How a Salinometer Works

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A salinometer measures how much salt is in a given volume of water. Salinometers are often used in science fair experiments and high school chemistry lab projects. Industrial uses include checking the quality of water coming out of desalinization plants, and checking the salinity of water that will be used for high-temperature boilers, where salt greatly increases corrosion.

Density Model

  • The simplest salinometer is a densitometer. Take an object with a known, relatively neutral buoyancy and put it in a graduated cylinder of a known volume. A very simple method is to take a soda straw and cap one end with a large lump of clay. Insert the straw in the water, with the clay end down, and it will float. As you add salt to the solution, the salinometer/densitometer will raise its float point. This type of salinometer is sometimes used in small salt-water aquariums. Its drawback is that it's not terribly precise.

Resistance Model

  • The resistance model salinometer uses the fact that salt added to water makes the solution a much better conductor of electricity. By sending a small current through a container with a solution in it and measuring how much current goes from the anode, or negative terminal, to the cathode, or positive terminal, you can determine how much was lost to resistance, and from that, derive how much salt is in the solution. Most industrial and portable salinometers work by this method.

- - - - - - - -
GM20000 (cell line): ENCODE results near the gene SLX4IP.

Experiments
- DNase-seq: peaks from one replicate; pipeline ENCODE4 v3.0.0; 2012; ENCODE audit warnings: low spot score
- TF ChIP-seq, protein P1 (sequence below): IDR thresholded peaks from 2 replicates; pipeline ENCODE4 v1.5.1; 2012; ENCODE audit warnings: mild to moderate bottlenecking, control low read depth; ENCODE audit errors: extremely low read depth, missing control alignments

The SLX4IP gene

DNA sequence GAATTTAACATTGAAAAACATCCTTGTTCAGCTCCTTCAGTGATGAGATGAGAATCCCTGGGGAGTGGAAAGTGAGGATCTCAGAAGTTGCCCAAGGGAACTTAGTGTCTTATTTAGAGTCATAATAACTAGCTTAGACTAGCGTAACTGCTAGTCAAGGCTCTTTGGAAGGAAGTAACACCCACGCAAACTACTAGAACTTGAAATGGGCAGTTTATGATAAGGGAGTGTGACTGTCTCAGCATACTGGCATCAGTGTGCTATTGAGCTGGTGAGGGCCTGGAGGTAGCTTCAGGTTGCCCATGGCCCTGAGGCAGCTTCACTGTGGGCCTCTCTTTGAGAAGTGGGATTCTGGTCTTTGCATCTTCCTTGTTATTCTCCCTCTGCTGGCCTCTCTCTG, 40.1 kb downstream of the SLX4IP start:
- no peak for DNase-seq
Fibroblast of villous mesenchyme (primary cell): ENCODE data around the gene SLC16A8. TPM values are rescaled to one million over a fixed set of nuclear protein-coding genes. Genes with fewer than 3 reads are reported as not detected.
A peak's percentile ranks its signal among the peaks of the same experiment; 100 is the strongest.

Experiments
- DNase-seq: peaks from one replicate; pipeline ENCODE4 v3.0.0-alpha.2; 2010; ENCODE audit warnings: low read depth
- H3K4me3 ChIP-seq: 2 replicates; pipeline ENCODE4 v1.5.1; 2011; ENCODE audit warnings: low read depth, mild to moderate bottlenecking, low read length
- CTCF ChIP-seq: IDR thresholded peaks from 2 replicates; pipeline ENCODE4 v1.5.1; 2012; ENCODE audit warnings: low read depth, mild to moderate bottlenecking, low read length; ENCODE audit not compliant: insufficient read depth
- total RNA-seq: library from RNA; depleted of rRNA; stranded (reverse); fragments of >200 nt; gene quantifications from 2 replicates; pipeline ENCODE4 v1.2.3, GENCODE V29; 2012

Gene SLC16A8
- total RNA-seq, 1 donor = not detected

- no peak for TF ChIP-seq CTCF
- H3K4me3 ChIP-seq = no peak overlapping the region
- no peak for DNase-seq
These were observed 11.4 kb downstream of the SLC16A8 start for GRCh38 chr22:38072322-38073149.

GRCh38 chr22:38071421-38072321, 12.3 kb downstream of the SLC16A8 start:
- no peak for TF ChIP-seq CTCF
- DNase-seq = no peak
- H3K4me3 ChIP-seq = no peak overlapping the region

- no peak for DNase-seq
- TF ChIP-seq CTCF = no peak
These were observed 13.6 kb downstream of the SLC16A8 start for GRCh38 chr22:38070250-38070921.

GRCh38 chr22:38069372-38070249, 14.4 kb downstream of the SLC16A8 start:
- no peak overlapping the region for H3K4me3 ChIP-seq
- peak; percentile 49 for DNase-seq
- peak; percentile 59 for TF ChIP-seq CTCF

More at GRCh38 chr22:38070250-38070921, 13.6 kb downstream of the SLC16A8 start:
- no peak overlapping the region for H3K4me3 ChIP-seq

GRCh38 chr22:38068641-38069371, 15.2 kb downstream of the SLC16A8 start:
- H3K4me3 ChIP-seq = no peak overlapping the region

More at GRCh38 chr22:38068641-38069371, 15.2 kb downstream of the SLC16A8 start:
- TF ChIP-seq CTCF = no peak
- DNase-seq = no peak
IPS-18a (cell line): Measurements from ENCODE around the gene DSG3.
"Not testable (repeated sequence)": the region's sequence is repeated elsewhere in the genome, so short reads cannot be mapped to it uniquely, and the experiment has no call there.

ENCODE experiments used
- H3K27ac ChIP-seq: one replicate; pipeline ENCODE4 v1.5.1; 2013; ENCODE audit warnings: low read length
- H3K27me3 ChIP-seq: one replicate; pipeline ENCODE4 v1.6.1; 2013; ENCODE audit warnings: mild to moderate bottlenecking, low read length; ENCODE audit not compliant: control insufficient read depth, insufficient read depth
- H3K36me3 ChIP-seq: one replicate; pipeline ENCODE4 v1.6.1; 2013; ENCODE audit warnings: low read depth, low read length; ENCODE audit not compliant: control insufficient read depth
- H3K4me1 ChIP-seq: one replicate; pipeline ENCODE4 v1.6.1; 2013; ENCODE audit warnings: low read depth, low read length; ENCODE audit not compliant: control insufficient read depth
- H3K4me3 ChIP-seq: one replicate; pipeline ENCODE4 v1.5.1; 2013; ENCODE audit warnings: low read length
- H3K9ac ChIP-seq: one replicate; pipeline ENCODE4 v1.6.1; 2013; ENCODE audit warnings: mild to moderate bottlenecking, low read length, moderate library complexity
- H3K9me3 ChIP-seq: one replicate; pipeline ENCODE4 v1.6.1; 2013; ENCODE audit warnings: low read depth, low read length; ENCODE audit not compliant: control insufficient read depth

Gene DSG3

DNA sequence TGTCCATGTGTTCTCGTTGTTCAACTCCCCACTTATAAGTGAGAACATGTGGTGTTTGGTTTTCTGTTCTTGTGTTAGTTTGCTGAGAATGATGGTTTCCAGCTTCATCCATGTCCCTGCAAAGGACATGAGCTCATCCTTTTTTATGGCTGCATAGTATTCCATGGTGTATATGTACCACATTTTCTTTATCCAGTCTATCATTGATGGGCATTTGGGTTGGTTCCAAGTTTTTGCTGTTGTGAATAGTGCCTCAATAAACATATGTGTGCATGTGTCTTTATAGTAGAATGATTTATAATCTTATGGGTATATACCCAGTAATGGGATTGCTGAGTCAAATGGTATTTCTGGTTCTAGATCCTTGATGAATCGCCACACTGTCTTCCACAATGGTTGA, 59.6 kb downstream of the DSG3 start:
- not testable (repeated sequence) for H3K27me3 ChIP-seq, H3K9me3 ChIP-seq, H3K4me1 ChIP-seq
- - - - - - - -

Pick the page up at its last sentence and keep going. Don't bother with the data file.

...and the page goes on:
Silver Nitrate Titration Model

  • This is the oldest method of determining salinity in a saltwater solution, and dates back to the Royal Navy and Robert Boyle. Take a measured volume of seawater, put in a small drop of potassium chromate, and then carefully measure in 0.05 cc drops of silver nitrate. The silver nitrate precipitates out the chlorine atoms; when there are no more chlorine atoms to react to, the silver nitrate reacts with the potassium chromate, forming a pink solution in the water. When the sample turns pink, note how many drops of silver nitrate were used. This will give a ratio of chloride ions to the volume of water, which maps back to the salinity percentage of the sample. Because resistance checking is faster and requires less equipment, and because silver nitrate and silver chloride are mildly toxic, the titration model isn't used as much.

Evaporation Model

  • While technically not a salinometer, it is also possible to boil off a sample of salt water of a known mass, and weigh the mass of the salts left behind. By comparing the two weights, you can derive the salinity percentage as a ratio. Normal seawater has 34 to 36 g of salts per liter.

References

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